The average teen needs between eight to 10 hours of sleep each night because these years are prime time for physical, intellectual and emotional growth. In fact, teens need more sleep than in their pre-teen years and more sleep than they will need as adults. And yet, 57 percent more teens were sleep deprived in 2015 than in 1991, before the advent of smartphones. In fact, between 2012 and 2015, 22 percent of teens failed to get even seven hours of sleep per night. Why? Many of them are on their smartphones, stimulating their brains, their screen lights suppressing the hormone melatonin, which supports sleep.2
Teens who are sleep deprived have trouble focusing at school. Their grades suffer, and their motivation to succeed often wanes. Tired teens are slower to react physically and mentally and are more likely to be involved in car accidents. They are more likely to experience mood swings and, when compounded by social pressure, depression.
Monitoring the Future surveys thousands of 12th graders since 1975, asking 1000 questions. Recent results could not be clearer: Teens who spend more time than average on non-screen activities are more likely to be happy.2 Those who spend more time than average on screen activities are more likely to be unhappy, lonely and suffer anxiety and depression.
As teens have started spending less time together, they have become less likely to kill others, but more likely to kill themselves. In 2011, for the first time in 24 years, the teen suicide rate was higher than the teen homicide rate. Girls are especially vulnerable to symptoms of depression. Statistics show that from 2012 to 2015, depression in boys increased by 21 percent, while girls’ increased by 50 percent—more than twice as much.8 And those who struggle with depression during the teen years don’t just snap out of it. A 2014 report in Psychology Today found that one-fourth to one-third of college students meet the criteria for anxiety or depression.6
Is There Any Good News?
With all the negatives associated with the iGeneration, it might be tempting to think the news is all bad. But it’s not. For better or for worse, there are a few silver linings:
For starters, Twenge continues in the Atlantic feature, the iGen is physically safer. They drive less — one in four still doesn’t have driver’s license by the time he or she graduates high school.2
Because they leave the house less often, they are less sexually active. In 2016, the teen birth rate in the U.S. hit an all-time low, down 67% since its zenith in 1991.2
This generation is less likely to try or regularly use drugs and alcohol. A 2016 Monitoring the Future survey — a survey of eighth, 10th and 12th graders — found that use of illicit drugs other than marijuana was at the lowest level in the 40-year history of the project 9
“Across a range of behaviors — drinking, dating, spending time unsupervised — 18-year-olds now act more like 15-year-olds used to, and 15-year-olds more like 13-year-olds … Childhood now stretches well into high school.”2
iGen teens also have more leisure time, but for all the aforementioned reasons, they are spending it alone in their rooms on their phones leaves them lonely, anxious and prone to depression.
So, What Can Parents Do?
Parents need not feel powerless. There are steps you can take to protect your children’s mental and physical health and to make digital media a more balanced part of their lives.
- Like respect, you can’t demand it: you have to model it. You set the example of how to use and limit phones, social media and technology in your home, your car and your life. If you’re on your smartphone when your child interacts with you, sleeping with your phone next to your head and checking your email in the middle of the night, you can’t expect more of them than what you model for
- Unplug and get outside. Sure, your teens may object at first, but getting outside with your teen makes a real-time connection with the person they need the most: you. Go for a hike in the woods, explore a new park or play some tag football in the yard. They will remember the time spent in nature with you.
- Facilitate face time. If your teen is spending more time on his device than hanging out with friends or participating in sports or extracurricular activities, step up and facilitate more opportunities for face time with friends.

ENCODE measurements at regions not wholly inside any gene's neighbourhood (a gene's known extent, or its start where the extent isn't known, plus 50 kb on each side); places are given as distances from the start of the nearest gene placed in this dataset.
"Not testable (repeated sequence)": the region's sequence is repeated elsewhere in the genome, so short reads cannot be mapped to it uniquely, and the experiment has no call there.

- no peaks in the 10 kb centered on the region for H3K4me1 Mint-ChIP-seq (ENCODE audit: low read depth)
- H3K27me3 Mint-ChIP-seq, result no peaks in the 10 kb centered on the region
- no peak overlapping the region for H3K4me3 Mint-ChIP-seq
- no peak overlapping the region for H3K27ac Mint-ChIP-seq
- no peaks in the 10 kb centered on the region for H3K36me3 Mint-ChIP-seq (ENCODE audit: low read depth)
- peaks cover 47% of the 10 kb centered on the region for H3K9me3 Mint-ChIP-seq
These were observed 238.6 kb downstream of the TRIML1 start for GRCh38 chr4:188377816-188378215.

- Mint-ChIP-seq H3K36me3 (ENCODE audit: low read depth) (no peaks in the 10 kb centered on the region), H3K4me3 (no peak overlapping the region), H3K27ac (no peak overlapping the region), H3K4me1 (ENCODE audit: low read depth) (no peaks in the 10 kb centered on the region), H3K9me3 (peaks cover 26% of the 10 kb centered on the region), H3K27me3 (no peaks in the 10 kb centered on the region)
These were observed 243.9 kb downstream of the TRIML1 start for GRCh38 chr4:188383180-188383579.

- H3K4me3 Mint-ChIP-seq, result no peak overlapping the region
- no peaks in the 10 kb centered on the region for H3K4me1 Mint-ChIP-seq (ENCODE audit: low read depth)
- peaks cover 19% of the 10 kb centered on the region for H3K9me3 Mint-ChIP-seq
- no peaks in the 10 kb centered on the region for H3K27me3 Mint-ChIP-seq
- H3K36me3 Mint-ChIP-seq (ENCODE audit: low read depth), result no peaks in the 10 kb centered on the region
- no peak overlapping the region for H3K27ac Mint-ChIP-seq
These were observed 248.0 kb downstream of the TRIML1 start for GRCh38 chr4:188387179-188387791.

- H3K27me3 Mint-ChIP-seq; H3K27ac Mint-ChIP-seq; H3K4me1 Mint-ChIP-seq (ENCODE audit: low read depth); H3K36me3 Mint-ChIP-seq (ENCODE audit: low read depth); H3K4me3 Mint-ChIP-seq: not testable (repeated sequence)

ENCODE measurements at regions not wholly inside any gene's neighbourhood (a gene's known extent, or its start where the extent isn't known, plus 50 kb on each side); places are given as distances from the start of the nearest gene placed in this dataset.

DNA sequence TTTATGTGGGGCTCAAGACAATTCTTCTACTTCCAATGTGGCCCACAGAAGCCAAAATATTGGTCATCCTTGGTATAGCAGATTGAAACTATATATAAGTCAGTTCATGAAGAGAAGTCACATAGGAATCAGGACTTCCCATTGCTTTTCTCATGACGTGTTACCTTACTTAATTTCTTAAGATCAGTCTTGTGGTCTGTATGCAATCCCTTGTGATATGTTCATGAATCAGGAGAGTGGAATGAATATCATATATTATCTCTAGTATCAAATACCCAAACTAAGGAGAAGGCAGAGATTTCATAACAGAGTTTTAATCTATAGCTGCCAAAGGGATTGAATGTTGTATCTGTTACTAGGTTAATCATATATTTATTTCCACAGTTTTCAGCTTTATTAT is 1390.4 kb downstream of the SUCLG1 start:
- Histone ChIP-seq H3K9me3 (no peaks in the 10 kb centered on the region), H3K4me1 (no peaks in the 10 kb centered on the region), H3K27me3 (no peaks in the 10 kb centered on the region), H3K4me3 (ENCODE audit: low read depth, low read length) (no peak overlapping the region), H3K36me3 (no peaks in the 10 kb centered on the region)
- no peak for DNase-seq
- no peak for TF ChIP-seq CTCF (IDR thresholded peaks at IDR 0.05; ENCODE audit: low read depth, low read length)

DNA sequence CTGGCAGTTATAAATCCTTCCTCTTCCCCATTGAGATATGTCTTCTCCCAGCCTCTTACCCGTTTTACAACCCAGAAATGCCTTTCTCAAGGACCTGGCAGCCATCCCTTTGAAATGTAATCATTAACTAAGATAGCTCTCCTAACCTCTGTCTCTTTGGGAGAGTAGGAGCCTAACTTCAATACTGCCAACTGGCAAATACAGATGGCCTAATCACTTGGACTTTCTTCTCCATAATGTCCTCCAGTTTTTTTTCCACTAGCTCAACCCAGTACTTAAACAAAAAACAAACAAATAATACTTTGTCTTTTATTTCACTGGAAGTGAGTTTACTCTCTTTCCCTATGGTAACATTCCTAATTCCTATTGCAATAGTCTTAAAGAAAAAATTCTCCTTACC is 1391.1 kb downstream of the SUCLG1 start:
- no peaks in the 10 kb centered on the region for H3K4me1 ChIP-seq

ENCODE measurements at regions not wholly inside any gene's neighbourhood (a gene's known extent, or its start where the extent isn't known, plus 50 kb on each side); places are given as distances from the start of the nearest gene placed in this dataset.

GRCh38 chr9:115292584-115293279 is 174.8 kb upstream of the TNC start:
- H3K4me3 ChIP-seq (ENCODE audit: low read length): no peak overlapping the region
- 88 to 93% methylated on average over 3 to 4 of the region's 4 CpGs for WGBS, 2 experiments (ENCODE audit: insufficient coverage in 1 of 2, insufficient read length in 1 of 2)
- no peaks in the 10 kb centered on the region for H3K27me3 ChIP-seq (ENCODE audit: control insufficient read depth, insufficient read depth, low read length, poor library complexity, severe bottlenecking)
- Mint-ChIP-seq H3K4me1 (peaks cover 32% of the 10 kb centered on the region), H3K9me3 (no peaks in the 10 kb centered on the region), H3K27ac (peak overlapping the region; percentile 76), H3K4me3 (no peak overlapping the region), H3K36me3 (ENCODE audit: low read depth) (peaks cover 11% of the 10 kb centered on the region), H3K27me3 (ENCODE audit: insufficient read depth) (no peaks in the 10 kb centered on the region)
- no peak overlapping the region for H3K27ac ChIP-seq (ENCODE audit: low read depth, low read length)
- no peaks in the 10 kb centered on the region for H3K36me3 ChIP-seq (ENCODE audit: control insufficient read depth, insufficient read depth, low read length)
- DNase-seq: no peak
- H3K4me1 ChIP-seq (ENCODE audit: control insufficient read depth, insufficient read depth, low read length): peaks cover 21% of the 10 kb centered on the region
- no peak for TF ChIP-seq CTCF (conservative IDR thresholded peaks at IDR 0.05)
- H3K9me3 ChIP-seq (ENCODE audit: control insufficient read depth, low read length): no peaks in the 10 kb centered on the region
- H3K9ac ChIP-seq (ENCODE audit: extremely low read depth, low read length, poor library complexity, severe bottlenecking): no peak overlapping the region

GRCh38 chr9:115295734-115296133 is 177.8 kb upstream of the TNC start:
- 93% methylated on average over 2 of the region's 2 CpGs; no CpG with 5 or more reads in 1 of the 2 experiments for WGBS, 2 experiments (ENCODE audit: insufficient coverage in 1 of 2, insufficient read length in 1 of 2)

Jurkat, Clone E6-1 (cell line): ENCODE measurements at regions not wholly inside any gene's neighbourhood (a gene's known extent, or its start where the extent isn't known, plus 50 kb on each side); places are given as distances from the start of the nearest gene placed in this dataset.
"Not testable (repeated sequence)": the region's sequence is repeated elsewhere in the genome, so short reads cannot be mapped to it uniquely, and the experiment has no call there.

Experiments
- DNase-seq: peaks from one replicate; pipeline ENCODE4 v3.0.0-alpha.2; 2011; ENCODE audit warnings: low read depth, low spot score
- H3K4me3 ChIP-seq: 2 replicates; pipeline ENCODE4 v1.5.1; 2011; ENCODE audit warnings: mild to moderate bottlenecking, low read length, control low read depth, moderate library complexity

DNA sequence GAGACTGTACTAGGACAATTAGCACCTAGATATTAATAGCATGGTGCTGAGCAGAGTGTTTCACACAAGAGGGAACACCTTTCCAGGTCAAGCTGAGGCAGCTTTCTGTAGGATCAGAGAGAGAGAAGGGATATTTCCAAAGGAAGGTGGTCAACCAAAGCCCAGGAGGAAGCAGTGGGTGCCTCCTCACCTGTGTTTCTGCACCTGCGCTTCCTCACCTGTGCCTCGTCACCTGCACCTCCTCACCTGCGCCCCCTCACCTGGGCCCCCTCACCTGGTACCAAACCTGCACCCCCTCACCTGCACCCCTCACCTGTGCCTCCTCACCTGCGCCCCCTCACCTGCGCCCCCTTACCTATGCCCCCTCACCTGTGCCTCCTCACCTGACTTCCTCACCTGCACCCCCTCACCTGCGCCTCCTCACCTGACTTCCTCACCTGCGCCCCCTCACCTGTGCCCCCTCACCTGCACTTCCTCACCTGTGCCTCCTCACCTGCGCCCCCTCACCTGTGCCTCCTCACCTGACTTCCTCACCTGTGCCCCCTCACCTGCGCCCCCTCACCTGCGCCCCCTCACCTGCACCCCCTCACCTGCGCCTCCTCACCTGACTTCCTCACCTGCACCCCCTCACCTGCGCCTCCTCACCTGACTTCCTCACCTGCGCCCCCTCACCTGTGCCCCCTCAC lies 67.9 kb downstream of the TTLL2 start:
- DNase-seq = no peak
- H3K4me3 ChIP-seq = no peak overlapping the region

- Set electronic curfews for the whole family. No phones at dinner. Charge all phones in parent’s bedroom overnight. Everybody needs a break for mental health’s sake.
“There is good reason to think that smartphones and social media may have positive effects as well as negative effects,” writes Sarah Rose Cavanaugh in Psychology Today, in rebuttal to Twenge’s iGen research.10 “Routinely feeling connected to your social peers could have beneficial effects. …Teens can find other teens interested in the same social movements, connect with teens across the globe on interests like music and fashion, and feel embedded in a social network filled with meaning.”2
That’s the kind of digital connection parents can get behind, but it all comes down to communication — clear, open dialog between parents of iGen’ers.
Ana Homayoun, author of Social Media Wellness: Helping Teens and Tweens Thrive in an Unbalanced Digital World, writes in the New York Times that parents must shift the conversation with their teens away from the fear of “getting caught” being inappropriate online to the importance of having a healthy social life in real time, using self-control and what being safe online looks like. It’s imperative, she says for parents to “help young social media users realize that their online and real-life experiences are more intertwined than they may think … Helping them think through how they might react or behave in certain scenarios can give them the confidence to make better decisions under pressure. Because in the end, teens’ online life choices can have real-world outcomes.”8
1 Lenhart, Amanda “Teens, Social Media and Technology.” The Pew Research Center. April 9, 2015.
2 Twenge, Jean. “Have Smartphones Destroyed a Generation?” The Atlantic. September 2017.
3 Geher, Glenn. “The Mental Health Crisis Is Upon the Internet Generation.” Psychology Today. July 23, 2018.
4 Ehmke, Rachel. “How Using Social Media Effects Teenagers.” The ChildMind Institute. Childmind.org. N.d. Accessed September 15, 2017.
5 “Kids These Days.” The Nature Conservancy. Nature.org N.d. Accessed September 17, 2017.
6 Homayoun, Ana. “The Secret Social Media Lives of Teenagers.” New York Times. June 7, 2017.
7 Cohen, Danielle. “Why Kids Need to Spend Time in Nature.” Childmind.org. Accessed September 17, 2017.
8 Schrobsdorf, Susanna. “There’s A Startling Increase in Major Depression Among Teens in the U.S.” TIME Magazine. November 15, 2016.
9 Richtel, Matt. “Are Teenagers Replacing Drugs with Smartphones?” New York Times. March 13, 2017.
10 Cavanaugh, Sarah Rose. “No. Smartphones are not Ruining a Generation.” August 6, 2017.